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Jobs 3.0: How You Can Prepare For The Future Of Work I've spent the past five years studying the future of work, and I've come to believe that each and every one of us has to rethink our careers in order to adjust to the new work space, or what I call Jobs 3.0.

By Yasmine Morrisson Edited by Aby Thomas

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The fourth industrial revolution is sweeping across the globe, bringing major changes to the way we all work. And as if that weren't enough, the COVID-19 crisis has further disrupted the labor market, distributing workers far and wide, changing expectations, and shifting communication patterns.

More changes are just over the horizon. Are you ready? What will work look like in two years, or in five years? What kinds of jobs will be available? What kinds of qualifications will we need to find work?

These are all the kinds of questions that you should be asking yourself right now. It's no exaggeration to say that if you don't start planning for your future job now, then you may not have much of a future right now.

I've spent the past five years studying the future of work, and I've come to believe that each and every one of us has to rethink our careers in order to adjust to the new work space, or what I call Jobs 3.0.

What Is Jobs 3.0?

I developed the phrase Jobs 3.0 to describe the new labor ecosystem. The jobs of tomorrow will require workers who are adaptable, curious, and capable of competing on a global stage.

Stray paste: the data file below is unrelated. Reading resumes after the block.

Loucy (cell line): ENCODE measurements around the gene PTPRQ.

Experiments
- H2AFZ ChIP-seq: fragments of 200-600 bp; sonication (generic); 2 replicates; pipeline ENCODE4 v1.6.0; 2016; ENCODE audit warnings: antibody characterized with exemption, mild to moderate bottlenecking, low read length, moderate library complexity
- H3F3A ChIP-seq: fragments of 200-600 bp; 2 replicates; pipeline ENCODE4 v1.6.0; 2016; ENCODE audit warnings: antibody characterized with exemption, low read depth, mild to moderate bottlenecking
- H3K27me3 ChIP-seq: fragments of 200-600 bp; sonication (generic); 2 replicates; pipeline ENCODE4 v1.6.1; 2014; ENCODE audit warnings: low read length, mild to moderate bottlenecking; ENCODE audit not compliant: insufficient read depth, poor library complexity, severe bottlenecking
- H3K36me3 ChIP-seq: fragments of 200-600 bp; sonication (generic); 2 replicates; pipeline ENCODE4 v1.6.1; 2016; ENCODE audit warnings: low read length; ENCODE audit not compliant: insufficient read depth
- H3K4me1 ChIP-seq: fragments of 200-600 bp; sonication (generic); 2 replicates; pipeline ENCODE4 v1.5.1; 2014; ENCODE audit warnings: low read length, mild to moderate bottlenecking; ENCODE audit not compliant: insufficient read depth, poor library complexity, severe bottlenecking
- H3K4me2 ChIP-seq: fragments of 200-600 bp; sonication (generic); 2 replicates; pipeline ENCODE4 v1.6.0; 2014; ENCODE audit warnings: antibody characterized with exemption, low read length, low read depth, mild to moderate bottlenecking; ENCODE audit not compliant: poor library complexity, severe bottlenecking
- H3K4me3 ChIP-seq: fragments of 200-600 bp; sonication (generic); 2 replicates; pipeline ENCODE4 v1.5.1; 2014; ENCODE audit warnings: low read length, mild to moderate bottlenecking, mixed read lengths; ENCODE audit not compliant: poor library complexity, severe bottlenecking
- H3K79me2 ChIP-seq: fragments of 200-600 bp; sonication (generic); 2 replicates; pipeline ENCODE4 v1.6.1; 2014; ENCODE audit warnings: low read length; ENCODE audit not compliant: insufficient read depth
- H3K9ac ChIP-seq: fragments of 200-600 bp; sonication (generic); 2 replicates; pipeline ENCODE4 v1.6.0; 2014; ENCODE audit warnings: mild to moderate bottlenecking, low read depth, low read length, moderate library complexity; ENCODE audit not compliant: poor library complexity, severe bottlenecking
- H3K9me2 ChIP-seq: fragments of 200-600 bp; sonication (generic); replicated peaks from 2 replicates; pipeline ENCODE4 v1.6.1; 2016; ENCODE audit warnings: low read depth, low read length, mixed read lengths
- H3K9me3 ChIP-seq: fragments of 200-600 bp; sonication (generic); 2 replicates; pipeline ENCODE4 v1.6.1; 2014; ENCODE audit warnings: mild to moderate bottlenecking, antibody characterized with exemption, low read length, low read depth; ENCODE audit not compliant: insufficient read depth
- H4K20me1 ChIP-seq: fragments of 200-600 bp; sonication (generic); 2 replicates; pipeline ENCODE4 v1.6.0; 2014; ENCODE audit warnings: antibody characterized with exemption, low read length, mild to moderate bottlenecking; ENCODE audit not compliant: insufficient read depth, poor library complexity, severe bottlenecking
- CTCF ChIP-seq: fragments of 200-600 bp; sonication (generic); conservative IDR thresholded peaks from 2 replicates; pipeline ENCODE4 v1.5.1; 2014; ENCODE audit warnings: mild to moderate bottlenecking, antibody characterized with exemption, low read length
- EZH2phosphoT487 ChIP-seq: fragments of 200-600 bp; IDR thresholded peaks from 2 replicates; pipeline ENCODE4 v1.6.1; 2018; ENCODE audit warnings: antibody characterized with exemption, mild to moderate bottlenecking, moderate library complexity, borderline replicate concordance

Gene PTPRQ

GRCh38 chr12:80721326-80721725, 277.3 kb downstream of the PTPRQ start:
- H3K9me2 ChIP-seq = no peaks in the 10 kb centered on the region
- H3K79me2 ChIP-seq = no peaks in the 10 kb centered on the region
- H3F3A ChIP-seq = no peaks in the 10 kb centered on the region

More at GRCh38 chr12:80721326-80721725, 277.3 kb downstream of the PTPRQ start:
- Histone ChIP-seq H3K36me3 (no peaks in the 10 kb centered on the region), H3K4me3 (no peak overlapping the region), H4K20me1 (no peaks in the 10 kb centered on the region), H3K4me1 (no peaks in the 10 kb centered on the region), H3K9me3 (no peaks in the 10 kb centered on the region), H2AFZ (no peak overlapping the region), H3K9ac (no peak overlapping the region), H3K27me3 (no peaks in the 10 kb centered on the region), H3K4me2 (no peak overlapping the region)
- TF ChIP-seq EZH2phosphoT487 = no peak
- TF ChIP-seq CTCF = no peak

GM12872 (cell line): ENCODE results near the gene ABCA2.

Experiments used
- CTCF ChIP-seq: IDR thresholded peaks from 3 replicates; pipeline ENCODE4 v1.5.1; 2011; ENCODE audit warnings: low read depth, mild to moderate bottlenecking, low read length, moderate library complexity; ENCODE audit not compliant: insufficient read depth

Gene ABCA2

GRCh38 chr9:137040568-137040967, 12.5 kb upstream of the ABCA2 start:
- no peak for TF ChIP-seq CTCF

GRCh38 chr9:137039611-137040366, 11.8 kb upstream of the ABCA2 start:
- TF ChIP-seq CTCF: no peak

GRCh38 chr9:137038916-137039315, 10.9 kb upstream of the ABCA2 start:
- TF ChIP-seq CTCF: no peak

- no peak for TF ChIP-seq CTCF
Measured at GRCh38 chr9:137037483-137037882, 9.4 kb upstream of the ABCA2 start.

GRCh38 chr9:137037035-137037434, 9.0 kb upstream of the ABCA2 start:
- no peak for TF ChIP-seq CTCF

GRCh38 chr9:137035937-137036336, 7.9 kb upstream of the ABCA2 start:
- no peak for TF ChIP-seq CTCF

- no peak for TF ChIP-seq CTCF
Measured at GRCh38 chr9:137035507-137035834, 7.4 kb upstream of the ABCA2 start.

Instead of filling just one narrowly defined role in a company, employees will need to be nimble enough to address rapidly changing situations. This means cultivating both hard skills (technical skills, especially) and soft skills (like problem-solving, flexibility, and interpersonal skills).

We can also expect to see a huge increase in freelancing, short-term employment, and other features of the gig economy. The ongoing expansion of the creator economy means that functions like content creation, design, and social media will also likely be outsourced to freelancers, rather than handled in-house.

Workers in the new economy need to be prepared to constantly update their skills. It's no longer enough to learn a few useful skills and slide into a long-term job. Today's workers will need to keep upskilling and reskilling so that they stay relevant.

Why 3.0?

This isn't the first time that the nature of work has changed.

In the 18th century, the first industrial revolution (the shift to steam-powered machinery) moved countless workers off of farms and into cities, where they worked in factories. The second industrial revolution (the transition to electric-powered machinery) accelerated that trend. We'll call the jobs of that period Jobs 1.0.

The third industrial revolution, in the 20th century, saw the rise of computing, electronics, and all forms of telecommunications. Jobs shifted away from factories and into offices; we'll call this Jobs 2.0.

We are in the process of a fourth industrial revolution, characterized by huge increases in connectivity and advances in areas like artificial intelligence and the internet of things. The nature of work has shifted again, away from the old, office-bound, 9-to-5, and towards a more fluid model.

This is what I've called Jobs 3.0.

Related: Migrating Your Business To A Cloud? Here Are Five Mistakes You Need To Be Wary Of